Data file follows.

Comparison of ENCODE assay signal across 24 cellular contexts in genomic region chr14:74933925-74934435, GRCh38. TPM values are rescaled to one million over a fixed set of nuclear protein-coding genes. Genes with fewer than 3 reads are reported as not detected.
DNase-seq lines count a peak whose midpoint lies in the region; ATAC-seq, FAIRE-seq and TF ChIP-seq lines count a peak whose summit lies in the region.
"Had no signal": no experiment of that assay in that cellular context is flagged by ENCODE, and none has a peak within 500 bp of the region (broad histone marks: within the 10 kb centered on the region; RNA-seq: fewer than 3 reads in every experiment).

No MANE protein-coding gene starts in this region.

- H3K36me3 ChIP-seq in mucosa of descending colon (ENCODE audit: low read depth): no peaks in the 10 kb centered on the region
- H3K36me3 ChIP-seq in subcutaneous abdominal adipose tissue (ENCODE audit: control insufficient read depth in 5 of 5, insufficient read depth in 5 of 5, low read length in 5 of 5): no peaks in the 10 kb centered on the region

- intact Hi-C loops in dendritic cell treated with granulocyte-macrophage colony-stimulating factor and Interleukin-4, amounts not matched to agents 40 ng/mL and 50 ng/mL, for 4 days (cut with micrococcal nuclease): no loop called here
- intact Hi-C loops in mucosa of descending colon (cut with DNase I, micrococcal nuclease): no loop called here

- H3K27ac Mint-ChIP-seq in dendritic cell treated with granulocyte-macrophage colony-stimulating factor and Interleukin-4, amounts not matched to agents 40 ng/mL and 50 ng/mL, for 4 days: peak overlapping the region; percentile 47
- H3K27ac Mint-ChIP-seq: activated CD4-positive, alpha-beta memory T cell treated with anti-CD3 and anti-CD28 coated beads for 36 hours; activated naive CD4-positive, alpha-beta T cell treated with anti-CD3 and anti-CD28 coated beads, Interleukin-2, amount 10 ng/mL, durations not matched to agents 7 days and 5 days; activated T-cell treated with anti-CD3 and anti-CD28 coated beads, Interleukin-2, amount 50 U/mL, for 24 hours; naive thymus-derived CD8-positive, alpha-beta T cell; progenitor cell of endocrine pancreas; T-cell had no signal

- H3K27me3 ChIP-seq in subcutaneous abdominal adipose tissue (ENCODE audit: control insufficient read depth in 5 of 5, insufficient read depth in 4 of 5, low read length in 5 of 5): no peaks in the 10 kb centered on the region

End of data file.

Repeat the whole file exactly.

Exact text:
Comparison of ENCODE assay signal across 24 cellular contexts in genomic region chr14:74933925-74934435, GRCh38. TPM values are rescaled to one million over a fixed set of nuclear protein-coding genes. Genes with fewer than 3 reads are reported as not detected.
DNase-seq lines count a peak whose midpoint lies in the region; ATAC-seq, FAIRE-seq and TF ChIP-seq lines count a peak whose summit lies in the region.
"Had no signal": no experiment of that assay in that cellular context is flagged by ENCODE, and none has a peak within 500 bp of the region (broad histone marks: within the 10 kb centered on the region; RNA-seq: fewer than 3 reads in every experiment).

No MANE protein-coding gene starts in this region.

- H3K36me3 ChIP-seq in mucosa of descending colon (ENCODE audit: low read depth): no peaks in the 10 kb centered on the region
- H3K36me3 ChIP-seq in subcutaneous abdominal adipose tissue (ENCODE audit: control insufficient read depth in 5 of 5, insufficient read depth in 5 of 5, low read length in 5 of 5): no peaks in the 10 kb centered on the region

- intact Hi-C loops in dendritic cell treated with granulocyte-macrophage colony-stimulating factor and Interleukin-4, amounts not matched to agents 40 ng/mL and 50 ng/mL, for 4 days (cut with micrococcal nuclease): no loop called here
- intact Hi-C loops in mucosa of descending colon (cut with DNase I, micrococcal nuclease): no loop called here

- H3K27ac Mint-ChIP-seq in dendritic cell treated with granulocyte-macrophage colony-stimulating factor and Interleukin-4, amounts not matched to agents 40 ng/mL and 50 ng/mL, for 4 days: peak overlapping the region; percentile 47
- H3K27ac Mint-ChIP-seq: activated CD4-positive, alpha-beta memory T cell treated with anti-CD3 and anti-CD28 coated beads for 36 hours; activated naive CD4-positive, alpha-beta T cell treated with anti-CD3 and anti-CD28 coated beads, Interleukin-2, amount 10 ng/mL, durations not matched to agents 7 days and 5 days; activated T-cell treated with anti-CD3 and anti-CD28 coated beads, Interleukin-2, amount 50 U/mL, for 24 hours; naive thymus-derived CD8-positive, alpha-beta T cell; progenitor cell of endocrine pancreas; T-cell had no signal

- H3K27me3 ChIP-seq in subcutaneous abdominal adipose tissue (ENCODE audit: control insufficient read depth in 5 of 5, insufficient read depth in 4 of 5, low read length in 5 of 5): no peaks in the 10 kb centered on the region